Best columns: International
Iran: Farewell to the reformists’ ally
The funeral this week of former Iranian president Ayatollah Akbar Hashemi Rafsanjani grew into a “rare display of public dissent,” said Saeed Kamali Dehghan in The Guardian (U.K.). More than 2 million mourners turned out as Rafsanjani, who died of heart failure at age 82, was buried in the mausoleum of his close friend Ayatollah Ruhollah Khomeini—the revolutionary leader who overthrew Iran’s shah in 1979. Many of the mourners wore green wristbands, symbolizing the pro-reform Green movement, and they chanted the names of opposition leaders under house arrest. Other mourners shouted anti-Russian slogans, reflecting the Iranian people’s discontent with the war in Syria, where Iran is allied with Russia in support of the brutal Syrian regime. As the procession passed, Rafsanjani’s daughter, Faezeh Hashemi, a women’s rights and reform advocate who was jailed during the Green protests in 2009, flashed the crowd a victory sign, a gesture “seen as an indication of her continued support for change.”
Iran’s reformists know they have lost their most powerful ally in Rafsanjani, said Omid Khazani in AlJazeera.com. As president from 1989 to 1997 he was a ruthless figure, suppressing dissent by authorizing the execution of several prominent liberals and leftists. Yet over the decades he became a kind of grandfather figure for reformers. An advocate of artistic freedom and women’s rights, he ran again for president in 2005 but lost to the hardliner Mahmoud Ahmadinejad, whom he openly criticized. After the Guardian Council refused to let him run in 2013, Rafsanjani picked an unknown, Hassan Rouhani, to run on a slogan of “moderation and prudence.” Rouhani won that vote. But without his powerful backer, he and other reformists could soon be pushed aside by hard-liners.
The nuclear deal with the U.S. and other major world powers could be the first casualty, said Kim Sengupta in Independent.co.uk. Hard-liners have long chafed at the 2015 deal, which required Iran to destroy many of its uranium-enrichment centrifuges, and give up the ability to produce weapons-grade plutonium, in exchange for sanctions relief. They are now “claiming that President Rouhani was tricked into the deal by treacherous America,” and if an incoming President Donald Trump were to put new sanctions on Iran, these hardliners could well scrap the deal altogether. Even before that, their criticism and the loss of Rafsanjani could ensure that Rouhani loses his bid for re-election in May.
For now, though, Iran mourns, said Hamidreza Jalaipour in Sharq (Iran). Rafsanjani was the one person who had everyone’s trust. As chair of the Expediency Council, he “played the role of a bridge between the two sides of the government,” resolving disputes between the reformist-dominated legislature and the hard-line Guardian Council. It is largely “thanks to him that the Islamic Republic is not entirely a theocracy.” Deprived now of his calm and wise mediation, we can only hope that the various forces in Iran find a new way to talk to one another.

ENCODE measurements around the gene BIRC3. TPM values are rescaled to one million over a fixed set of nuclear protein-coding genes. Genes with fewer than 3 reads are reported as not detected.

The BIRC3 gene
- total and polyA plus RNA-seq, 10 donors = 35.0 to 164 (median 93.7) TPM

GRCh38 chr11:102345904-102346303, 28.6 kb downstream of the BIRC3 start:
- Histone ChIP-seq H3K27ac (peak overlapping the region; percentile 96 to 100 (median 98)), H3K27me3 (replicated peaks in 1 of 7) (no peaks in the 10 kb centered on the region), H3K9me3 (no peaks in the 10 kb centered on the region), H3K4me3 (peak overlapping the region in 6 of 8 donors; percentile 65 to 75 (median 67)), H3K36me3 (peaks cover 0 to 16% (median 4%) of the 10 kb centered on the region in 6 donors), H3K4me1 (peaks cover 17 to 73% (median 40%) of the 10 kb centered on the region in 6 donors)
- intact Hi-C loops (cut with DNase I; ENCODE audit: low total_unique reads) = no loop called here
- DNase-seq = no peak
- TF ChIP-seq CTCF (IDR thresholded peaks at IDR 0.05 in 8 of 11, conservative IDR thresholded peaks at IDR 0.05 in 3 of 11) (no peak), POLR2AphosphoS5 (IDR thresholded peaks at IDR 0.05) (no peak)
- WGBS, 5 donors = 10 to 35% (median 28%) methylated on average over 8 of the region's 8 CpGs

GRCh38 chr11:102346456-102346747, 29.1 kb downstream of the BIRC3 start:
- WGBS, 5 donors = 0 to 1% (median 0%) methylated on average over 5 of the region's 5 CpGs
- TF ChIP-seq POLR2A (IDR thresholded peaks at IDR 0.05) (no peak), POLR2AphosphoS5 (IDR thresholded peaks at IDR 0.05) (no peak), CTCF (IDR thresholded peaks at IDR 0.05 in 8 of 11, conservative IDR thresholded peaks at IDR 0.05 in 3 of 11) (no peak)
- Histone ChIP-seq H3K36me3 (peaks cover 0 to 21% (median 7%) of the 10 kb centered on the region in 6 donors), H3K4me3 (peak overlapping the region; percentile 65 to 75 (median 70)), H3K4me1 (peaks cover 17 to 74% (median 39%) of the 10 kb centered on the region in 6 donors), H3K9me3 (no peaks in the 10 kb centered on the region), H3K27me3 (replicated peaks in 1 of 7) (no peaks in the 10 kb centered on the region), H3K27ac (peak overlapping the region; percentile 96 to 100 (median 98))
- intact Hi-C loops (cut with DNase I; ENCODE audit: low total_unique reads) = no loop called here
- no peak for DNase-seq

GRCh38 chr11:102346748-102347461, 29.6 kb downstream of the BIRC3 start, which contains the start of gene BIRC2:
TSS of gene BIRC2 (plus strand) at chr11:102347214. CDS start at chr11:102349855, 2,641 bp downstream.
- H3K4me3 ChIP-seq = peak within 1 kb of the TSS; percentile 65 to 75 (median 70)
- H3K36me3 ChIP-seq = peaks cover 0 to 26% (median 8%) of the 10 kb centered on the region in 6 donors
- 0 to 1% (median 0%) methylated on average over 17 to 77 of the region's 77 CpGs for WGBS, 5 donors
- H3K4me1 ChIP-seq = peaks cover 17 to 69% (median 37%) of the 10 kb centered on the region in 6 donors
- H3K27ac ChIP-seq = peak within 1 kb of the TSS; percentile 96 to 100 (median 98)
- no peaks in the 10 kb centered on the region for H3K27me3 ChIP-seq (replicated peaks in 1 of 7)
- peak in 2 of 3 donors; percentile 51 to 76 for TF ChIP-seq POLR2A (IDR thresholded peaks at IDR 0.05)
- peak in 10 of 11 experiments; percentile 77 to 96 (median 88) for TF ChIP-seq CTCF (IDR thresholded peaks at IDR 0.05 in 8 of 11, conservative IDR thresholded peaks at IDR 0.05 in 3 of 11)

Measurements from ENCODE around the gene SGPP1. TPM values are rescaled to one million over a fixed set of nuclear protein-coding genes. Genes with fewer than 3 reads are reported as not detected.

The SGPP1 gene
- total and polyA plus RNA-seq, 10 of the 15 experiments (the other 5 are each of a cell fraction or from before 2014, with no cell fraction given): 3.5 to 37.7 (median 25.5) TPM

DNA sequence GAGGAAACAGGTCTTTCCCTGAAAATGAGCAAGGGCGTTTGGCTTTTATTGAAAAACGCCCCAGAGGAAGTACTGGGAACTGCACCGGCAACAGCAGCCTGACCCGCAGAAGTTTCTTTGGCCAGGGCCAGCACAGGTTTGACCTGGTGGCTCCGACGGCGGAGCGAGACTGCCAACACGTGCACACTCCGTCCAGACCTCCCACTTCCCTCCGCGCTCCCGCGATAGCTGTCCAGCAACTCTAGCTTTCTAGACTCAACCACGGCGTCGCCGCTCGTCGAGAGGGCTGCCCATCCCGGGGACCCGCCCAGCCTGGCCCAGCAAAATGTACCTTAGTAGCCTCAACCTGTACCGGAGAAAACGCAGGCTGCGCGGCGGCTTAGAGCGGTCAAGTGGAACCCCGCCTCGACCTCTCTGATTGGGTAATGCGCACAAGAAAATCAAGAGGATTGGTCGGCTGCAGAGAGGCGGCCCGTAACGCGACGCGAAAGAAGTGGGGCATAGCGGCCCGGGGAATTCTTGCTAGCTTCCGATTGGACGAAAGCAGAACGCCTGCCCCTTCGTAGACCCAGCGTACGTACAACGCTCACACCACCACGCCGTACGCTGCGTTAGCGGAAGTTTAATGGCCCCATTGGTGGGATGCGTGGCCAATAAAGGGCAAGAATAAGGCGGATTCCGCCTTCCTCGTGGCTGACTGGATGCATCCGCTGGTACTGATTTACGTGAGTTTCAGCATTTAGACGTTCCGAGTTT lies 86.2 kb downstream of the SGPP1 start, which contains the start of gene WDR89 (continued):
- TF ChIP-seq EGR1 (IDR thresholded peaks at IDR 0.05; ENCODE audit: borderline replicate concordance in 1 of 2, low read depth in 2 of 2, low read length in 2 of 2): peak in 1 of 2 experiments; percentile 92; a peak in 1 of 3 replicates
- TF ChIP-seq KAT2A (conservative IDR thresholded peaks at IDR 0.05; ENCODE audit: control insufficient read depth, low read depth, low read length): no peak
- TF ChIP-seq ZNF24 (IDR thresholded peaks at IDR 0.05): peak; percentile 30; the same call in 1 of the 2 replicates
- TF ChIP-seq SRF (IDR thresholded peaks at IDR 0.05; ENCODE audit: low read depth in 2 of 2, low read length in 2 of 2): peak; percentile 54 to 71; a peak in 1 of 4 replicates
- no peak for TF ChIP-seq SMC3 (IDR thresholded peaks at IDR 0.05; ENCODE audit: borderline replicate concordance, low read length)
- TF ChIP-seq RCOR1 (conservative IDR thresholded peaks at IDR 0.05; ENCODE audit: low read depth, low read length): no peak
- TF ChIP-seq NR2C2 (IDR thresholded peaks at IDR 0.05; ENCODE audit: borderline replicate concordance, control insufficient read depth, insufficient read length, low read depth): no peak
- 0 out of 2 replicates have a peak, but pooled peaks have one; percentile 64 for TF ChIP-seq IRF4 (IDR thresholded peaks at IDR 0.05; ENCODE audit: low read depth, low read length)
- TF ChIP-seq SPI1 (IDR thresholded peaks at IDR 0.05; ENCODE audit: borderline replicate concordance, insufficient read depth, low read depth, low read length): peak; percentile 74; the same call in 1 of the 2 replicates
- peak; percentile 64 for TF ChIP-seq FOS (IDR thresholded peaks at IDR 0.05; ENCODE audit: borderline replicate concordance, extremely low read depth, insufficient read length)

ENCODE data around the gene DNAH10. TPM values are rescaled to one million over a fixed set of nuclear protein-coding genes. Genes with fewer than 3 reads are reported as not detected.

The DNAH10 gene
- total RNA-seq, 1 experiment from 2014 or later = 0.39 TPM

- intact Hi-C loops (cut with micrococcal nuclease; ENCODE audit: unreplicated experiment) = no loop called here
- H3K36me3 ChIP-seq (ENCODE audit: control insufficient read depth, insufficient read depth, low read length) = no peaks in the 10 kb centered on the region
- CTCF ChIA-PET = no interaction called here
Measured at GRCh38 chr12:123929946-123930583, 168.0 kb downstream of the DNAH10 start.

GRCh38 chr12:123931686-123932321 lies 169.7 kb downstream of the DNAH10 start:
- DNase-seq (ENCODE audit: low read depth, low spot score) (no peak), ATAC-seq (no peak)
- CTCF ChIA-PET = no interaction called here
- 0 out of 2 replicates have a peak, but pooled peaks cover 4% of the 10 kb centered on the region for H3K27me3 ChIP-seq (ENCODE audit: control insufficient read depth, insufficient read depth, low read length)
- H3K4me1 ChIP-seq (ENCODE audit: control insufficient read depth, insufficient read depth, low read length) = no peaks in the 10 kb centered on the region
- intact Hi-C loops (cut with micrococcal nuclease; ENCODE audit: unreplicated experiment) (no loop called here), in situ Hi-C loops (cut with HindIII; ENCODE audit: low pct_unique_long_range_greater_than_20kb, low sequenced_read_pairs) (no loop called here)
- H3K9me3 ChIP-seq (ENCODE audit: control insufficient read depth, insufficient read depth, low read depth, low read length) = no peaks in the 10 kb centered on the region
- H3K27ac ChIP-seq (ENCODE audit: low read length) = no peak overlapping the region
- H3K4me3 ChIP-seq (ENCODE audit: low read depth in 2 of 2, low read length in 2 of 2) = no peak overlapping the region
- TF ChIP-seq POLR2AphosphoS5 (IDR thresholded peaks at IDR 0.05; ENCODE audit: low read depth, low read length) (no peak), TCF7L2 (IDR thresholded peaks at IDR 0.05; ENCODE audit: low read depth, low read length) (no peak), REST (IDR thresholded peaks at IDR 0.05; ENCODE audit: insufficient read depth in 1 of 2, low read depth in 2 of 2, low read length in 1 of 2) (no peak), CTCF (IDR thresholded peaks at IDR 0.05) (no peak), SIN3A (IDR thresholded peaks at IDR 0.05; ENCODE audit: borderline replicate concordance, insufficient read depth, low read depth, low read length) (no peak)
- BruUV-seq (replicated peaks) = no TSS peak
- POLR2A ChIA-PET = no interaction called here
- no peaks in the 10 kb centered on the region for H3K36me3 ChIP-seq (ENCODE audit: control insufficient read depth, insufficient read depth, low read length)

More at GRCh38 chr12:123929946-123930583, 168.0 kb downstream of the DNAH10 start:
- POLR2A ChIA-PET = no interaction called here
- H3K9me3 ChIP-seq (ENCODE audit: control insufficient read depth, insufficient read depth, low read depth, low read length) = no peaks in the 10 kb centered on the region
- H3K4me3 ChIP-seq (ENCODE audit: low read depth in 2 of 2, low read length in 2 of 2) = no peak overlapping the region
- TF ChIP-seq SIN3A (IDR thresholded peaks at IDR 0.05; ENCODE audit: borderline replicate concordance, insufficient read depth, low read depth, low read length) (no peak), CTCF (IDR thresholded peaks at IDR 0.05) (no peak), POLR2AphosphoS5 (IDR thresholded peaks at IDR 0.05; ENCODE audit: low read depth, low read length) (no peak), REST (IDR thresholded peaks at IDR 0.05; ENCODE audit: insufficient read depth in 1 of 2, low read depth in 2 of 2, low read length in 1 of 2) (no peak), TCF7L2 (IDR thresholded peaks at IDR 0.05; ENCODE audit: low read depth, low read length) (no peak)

Our carmakers needn’t fear Trump
The Globe and Mail
Donald Trump hasn’t even taken office yet and he’s already shaken up the global auto industry, said Jim Stanford. Car companies are nervous that Trump will slap tariffs on imports, and Ford has already canceled a planned $1.6 billion factory in Mexico and sent some 700 jobs to Michigan instead. That means “the southward rush of capital to Mexico, exploiting cheap production costs, will now screech to a sudden halt.” But don’t worry, Canadians, this is not a bad trend for us. While the U.S. has a $70 billion annual auto trade deficit with Mexico, the auto trade between the U.S. and Canada is largely balanced. Sure, we sell more finished ve hicles to the Americans than we import from them, “but we buy a lot more parts from the U.S.” That means that any disruption to the $135 billion twoway auto trade between our nations would hurt the U.S. just as much as us, which is why Trump is unlikely to take that step. In fact, “by stopping the migration of industrial capital toward Mexico,” Trump will help rev up Canada’s auto industry and other manufacturing sectors harmed by the North American Free Trade Agreement. Rather than opposing Trump’s economic plans, Canadians should embrace this “opportunity to imagine a different way of managing globalization.”
Is USAID just a front for the CIA?
The Sri Lankan government has invited the CIA to remake our democratic structures, said Lasanda Kurukulasuriya. That’s the conclusion we can draw from the news that a $13.7 million USAID program for democracy and accountability here is to be implemented by the private U.S. company Development Alternatives Inc. (DAI), widely believed to be “a CIA front.” Venezuela’s socialist government has accused the Maryland-based firm of undermining its authority by overtly helping the opposition. Analysts who have studied Venezuela and other countries have concluded that the CIA subverts governments on “the pretext of promoting democ racy.” Will that happen here? When the Sri Lankan government struck a deal last September to accept aid from the U.S., it didn’t tell voters or even the legislature that the program would be accountable not to “Sri Lankan law but to the laws and regulations of the U.S.” Surely it is a serious dereliction of responsibility for our government to allow “politically sensitive internal reforms to be ‘outsourced’ in this manner to foreign agencies.” It’s clear that the U.S., which accused former Sri Lankan President Mahinda Rajapaksa of heading toward authoritarianism, supports the current government. Are we to become just another U.S. puppet?